How to become…an advertising creative

How to become…an advertising creative

Following Creative Newcastle, our summer school and our work with Creative North, we thought about other ways we could give amazing young talent a helping hand.

Wisdom was our answer.

Between us we’ve got eons of experience in the creative industries and a metric crapload (approx.) of knowledge to pass on.

Recent graduates, aspiring ad folk: This is what will help your job search and get your foot in the door and then, hopefully, the rest of your body too.

This will be an ongoing series, keep your eyes peeled (or subscribe to our newsletter on the home page) to get more.

  • Research an agency’s clients before your work placement or interview.
  • From my experience of meeting a lot of students who come in for placements, I’d say what really stands out is actually caring. It’s so simple.
  • Just show that you really care and really want to get into the industry. That you’re willing to work hard and go out of your way to get experience, feedback, whatever.
  • During this year’s summer school application, there was a student who found out about the opportunity and said ‘I’ll think about it’. That’s a wrong attitude to have if you want to get into the industry. Who would want to help you if you yourself aren’t even bothered?
  • Get LOTS of book crits. Email all the creative directors you can find and ask for just 10 minutes with them to show them your work. Most of them won’t be cruel enough to deny you just 10 minutes.
  • Once you get to meet them, LISTEN. Listen to what they think about your work. Write it down if you’re afraid you’ll forget. And work on the feedback. You might end up showing your book to the same creative director again and you don’t want to show them the same old work that they didn’t like.*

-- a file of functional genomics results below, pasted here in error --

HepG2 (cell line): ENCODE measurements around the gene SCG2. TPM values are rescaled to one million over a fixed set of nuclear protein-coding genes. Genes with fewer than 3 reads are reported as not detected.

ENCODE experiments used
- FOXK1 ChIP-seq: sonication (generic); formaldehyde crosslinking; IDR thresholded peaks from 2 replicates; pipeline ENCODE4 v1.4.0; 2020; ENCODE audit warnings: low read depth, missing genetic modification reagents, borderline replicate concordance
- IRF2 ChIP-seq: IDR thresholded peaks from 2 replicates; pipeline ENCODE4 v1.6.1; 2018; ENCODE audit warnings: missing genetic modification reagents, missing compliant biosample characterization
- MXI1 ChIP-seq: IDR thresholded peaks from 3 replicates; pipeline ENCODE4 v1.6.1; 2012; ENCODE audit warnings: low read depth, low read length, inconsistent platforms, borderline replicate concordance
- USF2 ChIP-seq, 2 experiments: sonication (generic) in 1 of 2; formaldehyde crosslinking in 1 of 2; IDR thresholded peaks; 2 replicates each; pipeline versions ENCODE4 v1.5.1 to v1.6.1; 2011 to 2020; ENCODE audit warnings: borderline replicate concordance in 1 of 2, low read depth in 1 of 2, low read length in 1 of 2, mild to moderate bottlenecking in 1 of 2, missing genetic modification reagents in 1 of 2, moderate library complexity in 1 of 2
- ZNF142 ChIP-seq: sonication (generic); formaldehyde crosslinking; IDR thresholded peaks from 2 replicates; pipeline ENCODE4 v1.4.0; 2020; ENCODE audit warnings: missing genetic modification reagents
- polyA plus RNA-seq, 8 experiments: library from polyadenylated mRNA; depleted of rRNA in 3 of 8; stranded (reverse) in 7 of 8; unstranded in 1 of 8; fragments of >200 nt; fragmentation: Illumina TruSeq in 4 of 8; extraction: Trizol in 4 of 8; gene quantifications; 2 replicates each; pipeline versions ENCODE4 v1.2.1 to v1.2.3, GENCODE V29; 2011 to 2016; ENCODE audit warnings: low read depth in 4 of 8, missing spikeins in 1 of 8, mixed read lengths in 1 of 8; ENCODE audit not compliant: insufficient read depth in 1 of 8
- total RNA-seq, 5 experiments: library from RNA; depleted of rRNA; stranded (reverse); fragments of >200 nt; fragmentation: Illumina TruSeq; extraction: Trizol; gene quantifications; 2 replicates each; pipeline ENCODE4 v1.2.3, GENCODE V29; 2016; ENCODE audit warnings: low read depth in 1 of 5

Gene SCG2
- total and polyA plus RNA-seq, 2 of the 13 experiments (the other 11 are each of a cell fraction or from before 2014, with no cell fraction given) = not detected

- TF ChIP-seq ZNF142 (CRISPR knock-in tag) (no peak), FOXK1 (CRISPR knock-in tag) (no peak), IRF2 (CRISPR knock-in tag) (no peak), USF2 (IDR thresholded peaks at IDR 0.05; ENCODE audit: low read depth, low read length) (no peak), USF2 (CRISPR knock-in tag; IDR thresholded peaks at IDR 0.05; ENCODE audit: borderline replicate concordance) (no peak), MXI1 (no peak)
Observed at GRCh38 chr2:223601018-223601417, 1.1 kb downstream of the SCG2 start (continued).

• Make your CV or cover letter stand out. Don’t just email the template you found on the internet. This is the creative industry. Be creative. Like if you’re a copywriter, use it to show your writing skills.
  • Proofread your application letters and emails, particularly if you want to go into copywriting. It’s an important part of the job, and it would be awful if a stupid overlooked mistake made the difference if it came to a close call between candidates.
  • Find out as much as you can about the person and the agency you’re going to see, and if possible tailor your portfolio so that it appeals to the agency, the design consultancy or whoever it is. Maybe even do a custom piece of work.
  • Include work in your portfolio that you’re really passionate about, even if it doesn’t directly relate to the position you’re applying for. I included some of my own photography in my book, and ended up talking about it extensively with my interviewers. It made them remember me.
  • Don’t become a frustrated creative. If you want to write, write. If you want to art direct, do it. Don’t worry about better writers or designers or whatever. Do what you love. **
*This has happened to Simon with a student in previous years.
** Ian talks about this in our advice for designers, too.

Leave a comment, sign in via:

Your email address will not be published. Required fields are marked *